It definitely has. At first it really scared me to hear people’s stories, especially how long people are waiting to go to a hospital because they’re scared, which I completely understand. The other side of that coin is that people who are staying at home and are isolating are pretty lonely. Sometimes having a conversation with them can be good. To help catalyze all of their worries into some evidence-based strategies to help their communities feels really good. But some of the conversations are hard because a lot of people really need to go back to work and want to know when they can. That’s heart-wrenching.
Are those conversations generally the same? Or do you feel like you’re meeting a new set of anxieties every time?
I’d say there are three archetypes they fall into. “I didn’t get this virus on purpose. I need to go back to work. I need to take care of my kids. It was really scary to get sick.” Almost every person I talk to wants another test. They say, “Oh, you say I can go back in 14 days on this date. I have to go get another test first, right? To make sure I don’t have it?” I have to say, “No, you have to just trust the timeline.” That’s when people get frustrated, and I have to explain that we’re short on tests.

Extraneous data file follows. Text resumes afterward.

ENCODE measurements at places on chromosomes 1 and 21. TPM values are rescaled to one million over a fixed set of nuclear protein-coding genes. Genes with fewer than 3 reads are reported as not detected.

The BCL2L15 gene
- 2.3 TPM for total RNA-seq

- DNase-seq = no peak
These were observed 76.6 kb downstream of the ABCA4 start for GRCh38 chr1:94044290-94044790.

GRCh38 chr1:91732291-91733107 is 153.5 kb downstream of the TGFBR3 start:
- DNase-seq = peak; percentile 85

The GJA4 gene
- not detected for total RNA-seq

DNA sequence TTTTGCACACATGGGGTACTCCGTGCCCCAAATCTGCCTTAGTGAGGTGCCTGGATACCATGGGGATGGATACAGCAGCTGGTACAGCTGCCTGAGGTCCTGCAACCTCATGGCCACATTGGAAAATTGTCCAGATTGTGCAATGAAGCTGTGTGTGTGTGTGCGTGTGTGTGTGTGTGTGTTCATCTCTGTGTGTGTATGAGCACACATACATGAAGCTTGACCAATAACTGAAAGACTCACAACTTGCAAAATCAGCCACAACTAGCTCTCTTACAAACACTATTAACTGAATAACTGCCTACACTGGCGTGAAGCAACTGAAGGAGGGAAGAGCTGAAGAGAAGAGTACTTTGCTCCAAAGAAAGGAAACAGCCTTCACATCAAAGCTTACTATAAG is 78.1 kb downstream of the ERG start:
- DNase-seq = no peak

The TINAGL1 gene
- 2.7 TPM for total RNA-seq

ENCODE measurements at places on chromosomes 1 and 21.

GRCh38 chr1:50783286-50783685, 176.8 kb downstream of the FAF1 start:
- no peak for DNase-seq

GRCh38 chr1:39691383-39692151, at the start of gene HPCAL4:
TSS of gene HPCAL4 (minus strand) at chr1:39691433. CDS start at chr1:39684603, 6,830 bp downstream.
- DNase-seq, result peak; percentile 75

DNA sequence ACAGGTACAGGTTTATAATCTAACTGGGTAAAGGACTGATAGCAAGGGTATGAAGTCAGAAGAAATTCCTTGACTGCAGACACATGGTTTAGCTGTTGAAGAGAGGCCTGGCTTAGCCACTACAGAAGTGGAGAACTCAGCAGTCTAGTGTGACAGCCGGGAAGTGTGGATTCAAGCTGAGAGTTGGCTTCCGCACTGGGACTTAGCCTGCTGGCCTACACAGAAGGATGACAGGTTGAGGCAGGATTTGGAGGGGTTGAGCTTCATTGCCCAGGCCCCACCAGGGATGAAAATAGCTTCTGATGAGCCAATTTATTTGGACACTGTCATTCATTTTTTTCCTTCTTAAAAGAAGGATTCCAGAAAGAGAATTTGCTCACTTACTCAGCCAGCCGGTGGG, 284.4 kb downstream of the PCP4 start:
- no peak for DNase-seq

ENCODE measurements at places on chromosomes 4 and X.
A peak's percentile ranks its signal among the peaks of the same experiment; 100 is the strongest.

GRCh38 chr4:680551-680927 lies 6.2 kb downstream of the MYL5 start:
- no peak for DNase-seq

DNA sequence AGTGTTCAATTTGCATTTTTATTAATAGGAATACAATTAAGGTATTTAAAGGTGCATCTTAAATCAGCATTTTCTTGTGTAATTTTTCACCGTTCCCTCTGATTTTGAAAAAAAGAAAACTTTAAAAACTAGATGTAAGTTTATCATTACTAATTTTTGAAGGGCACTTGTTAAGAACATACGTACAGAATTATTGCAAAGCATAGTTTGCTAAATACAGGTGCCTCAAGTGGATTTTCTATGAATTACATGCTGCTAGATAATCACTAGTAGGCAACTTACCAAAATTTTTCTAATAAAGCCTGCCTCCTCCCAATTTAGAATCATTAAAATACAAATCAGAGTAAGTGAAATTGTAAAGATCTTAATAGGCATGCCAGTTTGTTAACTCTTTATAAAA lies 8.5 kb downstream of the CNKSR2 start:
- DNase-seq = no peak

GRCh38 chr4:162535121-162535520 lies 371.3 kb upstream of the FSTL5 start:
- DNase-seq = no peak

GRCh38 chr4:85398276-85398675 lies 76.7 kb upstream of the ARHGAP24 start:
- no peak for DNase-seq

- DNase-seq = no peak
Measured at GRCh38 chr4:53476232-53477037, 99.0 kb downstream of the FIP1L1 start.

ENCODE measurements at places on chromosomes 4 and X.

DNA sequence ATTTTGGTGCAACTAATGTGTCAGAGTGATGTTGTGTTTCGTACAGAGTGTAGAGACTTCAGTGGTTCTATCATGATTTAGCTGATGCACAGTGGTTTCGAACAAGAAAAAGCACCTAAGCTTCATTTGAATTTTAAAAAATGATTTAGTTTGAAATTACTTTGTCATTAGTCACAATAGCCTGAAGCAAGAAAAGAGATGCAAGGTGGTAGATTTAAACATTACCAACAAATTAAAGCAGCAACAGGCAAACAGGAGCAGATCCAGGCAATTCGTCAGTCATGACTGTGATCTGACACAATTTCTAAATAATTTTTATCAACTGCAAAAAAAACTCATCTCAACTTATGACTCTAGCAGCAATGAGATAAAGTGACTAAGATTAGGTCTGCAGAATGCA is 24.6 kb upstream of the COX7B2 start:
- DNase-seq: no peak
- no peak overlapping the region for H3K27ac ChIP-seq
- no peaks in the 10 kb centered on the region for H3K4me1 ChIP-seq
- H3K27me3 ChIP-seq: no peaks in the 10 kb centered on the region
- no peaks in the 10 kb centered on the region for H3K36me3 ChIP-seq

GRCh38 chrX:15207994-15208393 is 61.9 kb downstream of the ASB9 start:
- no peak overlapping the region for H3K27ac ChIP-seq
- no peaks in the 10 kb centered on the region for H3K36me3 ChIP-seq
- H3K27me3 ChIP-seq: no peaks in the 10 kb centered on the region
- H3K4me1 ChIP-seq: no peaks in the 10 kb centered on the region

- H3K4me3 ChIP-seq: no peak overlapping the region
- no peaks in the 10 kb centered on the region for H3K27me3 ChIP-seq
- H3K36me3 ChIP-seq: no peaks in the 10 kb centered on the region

How different are the conversations when you’re calling a contact who might not have gotten sick yet?
It depends. If someone is in the same household as someone who’s gotten sick, they understand the severity of it. They get the seriousness of the situation. People who haven’t gotten sick, they’ll ask if they really have to isolate. I understand that, I’d have the same reaction. So I just talk them through the science of flattening the curve. I also talked about how the contact tracing work really helps us understand when we can relax the physical distancing measures. People get really excited about that. The more we double down on this now, the shorter we’ll have to do this for. But that’s a big ask.
Are you willing to stay on the phone with someone for a long time?